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Stop whining – start grinding

JAMES CLINGMAN | 5/9/2016, 9:22 a.m.
It’s interesting how the young folks have started using a term that describes what the older folks should be doing.
James Clingman

(George Curry Media) – It’s interesting how the young folks have started using a term that describes what the older folks should be doing. I hear young people saying, “I’m grinding,” and I hear older folks whining. Young people know they have to “just do it,” as the saying goes, in order to achieve their dreams. In many cases, they are willing to take risks and forego the creature comforts that could accrue to them via high level corporate salaries. They are willing to sacrifice in order to pursue their own path in life, unconstrained by the “rules” someone else sets for them.

We older folks are not as willing to do the work appertaining to progress; instead we are still relying on politicians to make things better for us. We do a lot more whining than grinding when it comes to our collective – and sometimes even our individual economic freedom.

I hear it on the radio and on news shows all the time from so-called leaders and from so-called liberated Black folks. They whine about what the “Man” is doing to us, how our collective fate is not in our own hands but someone else’s, what “we need to do,” how “unequal” we are in income, wealth and social opportunities, and how many of us are in prison. They can recite all the stats and all the history surrounding our current demise. They reminisce about Kemet and other ancient African contributions to the world. They talk about “Black Wall Street” and invoke the names of our great icons; and they continue to lament and chronicle, as Maulana Karenga says, “Litanies of lost battles.”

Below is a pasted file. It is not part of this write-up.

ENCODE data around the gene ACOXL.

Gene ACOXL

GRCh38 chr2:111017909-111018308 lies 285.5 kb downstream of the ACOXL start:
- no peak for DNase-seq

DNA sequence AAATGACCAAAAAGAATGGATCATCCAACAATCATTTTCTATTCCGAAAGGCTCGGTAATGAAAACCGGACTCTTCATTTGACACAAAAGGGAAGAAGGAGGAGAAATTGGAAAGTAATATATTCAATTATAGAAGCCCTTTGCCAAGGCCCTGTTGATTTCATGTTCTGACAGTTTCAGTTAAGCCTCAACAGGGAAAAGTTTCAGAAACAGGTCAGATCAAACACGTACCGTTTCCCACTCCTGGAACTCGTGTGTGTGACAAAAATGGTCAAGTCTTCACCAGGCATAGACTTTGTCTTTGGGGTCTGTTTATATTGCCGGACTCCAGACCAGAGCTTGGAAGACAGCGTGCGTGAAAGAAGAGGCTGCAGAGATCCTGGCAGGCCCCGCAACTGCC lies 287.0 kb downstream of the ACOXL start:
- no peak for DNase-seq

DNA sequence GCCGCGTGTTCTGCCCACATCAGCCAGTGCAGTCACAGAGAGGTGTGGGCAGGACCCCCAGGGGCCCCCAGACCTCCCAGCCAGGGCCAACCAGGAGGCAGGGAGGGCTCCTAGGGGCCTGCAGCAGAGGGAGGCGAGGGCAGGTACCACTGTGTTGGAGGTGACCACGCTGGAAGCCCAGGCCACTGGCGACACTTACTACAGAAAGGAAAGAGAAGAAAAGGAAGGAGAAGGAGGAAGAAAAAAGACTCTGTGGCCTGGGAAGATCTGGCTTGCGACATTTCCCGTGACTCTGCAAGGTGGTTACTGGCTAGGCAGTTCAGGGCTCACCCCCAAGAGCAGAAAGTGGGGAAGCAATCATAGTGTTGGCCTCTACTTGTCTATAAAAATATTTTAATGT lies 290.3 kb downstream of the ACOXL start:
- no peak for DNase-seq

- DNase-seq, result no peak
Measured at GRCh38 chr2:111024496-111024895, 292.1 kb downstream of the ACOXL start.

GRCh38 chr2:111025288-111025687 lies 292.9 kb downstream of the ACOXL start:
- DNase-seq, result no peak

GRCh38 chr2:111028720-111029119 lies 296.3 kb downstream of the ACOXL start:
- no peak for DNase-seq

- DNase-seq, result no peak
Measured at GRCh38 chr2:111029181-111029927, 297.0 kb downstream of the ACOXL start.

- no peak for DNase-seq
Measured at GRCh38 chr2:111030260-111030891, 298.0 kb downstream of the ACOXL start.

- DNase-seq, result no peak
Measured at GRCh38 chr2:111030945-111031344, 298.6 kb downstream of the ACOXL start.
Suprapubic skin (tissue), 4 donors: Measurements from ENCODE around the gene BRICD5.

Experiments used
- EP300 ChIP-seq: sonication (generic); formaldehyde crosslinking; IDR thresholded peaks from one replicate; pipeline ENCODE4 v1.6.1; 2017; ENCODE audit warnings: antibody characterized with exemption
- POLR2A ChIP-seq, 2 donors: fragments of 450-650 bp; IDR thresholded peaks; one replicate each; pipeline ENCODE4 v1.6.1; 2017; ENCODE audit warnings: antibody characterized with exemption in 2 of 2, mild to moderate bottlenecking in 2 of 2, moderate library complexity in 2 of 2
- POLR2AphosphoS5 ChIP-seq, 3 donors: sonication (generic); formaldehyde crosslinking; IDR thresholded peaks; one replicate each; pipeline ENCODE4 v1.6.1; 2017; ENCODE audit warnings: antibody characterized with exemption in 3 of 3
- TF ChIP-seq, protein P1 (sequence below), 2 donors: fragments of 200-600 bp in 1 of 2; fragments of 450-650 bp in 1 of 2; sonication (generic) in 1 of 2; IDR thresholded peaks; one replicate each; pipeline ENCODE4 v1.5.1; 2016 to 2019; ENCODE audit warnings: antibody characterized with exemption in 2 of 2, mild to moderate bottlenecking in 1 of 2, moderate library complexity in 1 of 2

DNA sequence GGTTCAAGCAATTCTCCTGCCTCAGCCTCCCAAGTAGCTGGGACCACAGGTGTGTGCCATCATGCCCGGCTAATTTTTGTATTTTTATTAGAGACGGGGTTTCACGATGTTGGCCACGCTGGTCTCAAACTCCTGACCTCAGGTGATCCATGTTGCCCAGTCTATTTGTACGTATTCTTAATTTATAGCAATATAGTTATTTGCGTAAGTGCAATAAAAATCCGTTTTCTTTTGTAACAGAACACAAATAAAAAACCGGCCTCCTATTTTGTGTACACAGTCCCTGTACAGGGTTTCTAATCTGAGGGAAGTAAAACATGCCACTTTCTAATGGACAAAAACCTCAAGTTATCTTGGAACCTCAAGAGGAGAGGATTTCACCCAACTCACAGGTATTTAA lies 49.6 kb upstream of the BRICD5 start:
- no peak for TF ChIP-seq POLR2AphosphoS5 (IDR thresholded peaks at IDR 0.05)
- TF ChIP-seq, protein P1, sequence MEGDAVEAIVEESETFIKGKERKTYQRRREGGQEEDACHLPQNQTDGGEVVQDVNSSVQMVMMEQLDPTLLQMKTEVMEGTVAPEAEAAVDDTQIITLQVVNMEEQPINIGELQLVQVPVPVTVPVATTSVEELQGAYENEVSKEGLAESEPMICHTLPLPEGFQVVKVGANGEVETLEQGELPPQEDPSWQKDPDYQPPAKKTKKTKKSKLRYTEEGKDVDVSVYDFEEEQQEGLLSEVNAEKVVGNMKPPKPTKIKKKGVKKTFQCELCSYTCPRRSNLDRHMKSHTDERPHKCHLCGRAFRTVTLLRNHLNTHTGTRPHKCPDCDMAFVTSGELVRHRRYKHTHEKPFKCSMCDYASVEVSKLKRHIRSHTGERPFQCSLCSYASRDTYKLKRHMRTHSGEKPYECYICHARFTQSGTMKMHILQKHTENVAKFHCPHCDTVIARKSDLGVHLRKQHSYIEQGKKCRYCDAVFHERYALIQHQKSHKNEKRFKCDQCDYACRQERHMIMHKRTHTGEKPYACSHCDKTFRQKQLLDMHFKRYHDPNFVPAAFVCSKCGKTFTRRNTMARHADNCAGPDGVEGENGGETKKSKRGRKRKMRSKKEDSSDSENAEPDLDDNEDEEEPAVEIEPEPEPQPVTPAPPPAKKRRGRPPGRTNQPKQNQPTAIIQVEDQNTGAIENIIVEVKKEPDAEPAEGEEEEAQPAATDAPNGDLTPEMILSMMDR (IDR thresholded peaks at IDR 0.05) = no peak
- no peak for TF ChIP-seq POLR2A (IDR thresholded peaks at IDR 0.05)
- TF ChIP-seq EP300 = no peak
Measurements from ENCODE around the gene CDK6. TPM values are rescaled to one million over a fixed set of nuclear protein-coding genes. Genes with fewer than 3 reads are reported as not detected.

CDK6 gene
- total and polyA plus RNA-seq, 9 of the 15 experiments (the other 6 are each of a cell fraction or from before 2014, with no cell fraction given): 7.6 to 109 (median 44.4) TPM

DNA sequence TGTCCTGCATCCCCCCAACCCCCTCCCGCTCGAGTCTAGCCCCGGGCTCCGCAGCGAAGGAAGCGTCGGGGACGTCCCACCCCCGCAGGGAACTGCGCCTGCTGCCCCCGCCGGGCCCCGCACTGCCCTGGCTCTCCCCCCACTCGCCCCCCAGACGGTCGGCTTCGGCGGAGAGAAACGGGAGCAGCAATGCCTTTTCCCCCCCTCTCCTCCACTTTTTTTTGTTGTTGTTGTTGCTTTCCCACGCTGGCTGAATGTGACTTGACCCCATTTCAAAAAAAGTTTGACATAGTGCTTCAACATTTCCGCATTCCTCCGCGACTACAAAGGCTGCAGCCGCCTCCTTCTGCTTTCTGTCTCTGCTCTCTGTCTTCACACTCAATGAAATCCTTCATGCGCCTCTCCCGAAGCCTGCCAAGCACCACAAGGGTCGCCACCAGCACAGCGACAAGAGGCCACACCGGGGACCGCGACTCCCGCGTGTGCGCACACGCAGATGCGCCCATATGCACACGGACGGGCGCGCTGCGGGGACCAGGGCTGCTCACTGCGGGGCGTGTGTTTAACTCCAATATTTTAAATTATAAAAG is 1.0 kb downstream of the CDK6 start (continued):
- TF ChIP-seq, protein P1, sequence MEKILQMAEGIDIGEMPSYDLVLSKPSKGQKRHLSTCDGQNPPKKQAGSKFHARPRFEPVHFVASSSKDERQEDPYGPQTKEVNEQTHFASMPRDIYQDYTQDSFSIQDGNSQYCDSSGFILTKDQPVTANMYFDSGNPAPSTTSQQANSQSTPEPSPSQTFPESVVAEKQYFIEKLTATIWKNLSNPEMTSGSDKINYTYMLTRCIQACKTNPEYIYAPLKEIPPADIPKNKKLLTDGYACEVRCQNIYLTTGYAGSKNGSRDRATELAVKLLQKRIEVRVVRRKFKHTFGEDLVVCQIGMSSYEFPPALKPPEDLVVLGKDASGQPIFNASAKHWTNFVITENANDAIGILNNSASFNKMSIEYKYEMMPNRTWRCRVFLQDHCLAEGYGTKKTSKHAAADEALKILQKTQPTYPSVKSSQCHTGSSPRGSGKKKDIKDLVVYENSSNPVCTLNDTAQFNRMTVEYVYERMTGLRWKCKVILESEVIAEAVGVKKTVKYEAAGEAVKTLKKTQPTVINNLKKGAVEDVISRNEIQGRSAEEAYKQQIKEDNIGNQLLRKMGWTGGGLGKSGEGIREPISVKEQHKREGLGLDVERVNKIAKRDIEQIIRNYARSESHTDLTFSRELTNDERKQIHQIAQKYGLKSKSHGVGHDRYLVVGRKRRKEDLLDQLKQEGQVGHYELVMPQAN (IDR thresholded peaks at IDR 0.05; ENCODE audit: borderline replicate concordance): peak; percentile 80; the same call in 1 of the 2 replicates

While many of us are very adept at talking about our problems, far fewer of us are willing to get into the fray and do the work to ameliorate our problems – even though the solutions to our problems are relatively simple to implement.

Co-convener of the One million Conscious Black Voters and Contributors, Amefika Geuka, wrote a “Black Paper” in 2007 in which he stated, “[Our] vision is of a transformed Black community where our people radically improve the quality of their lives and surroundings. We will accomplish this by implementing programs and ventures designed specifically for the unique needs of people of African descent – without apology! This will result in the complete elimination of the ‘slave mentality’ and dependence on the gratuity of others that it promotes. We will cease to be the ‘weakest link in the chain,’ or weakest ‘patch’ in the ‘quilt-like’ fabric of American society and that of the world.”

Rhetoric not followed by action is meaningless; and whining not supplanted by grinding only displays weakness and apathy. Booker T. Washington said, “The world might pity a whining nation, but it will never respect it [until it respects itself enough to do for itself].”

If we would turn our whining into grinding, not worrying as much about the external factors but concentrating on our internal resources to “accomplish what we will,” Black people would be much better off.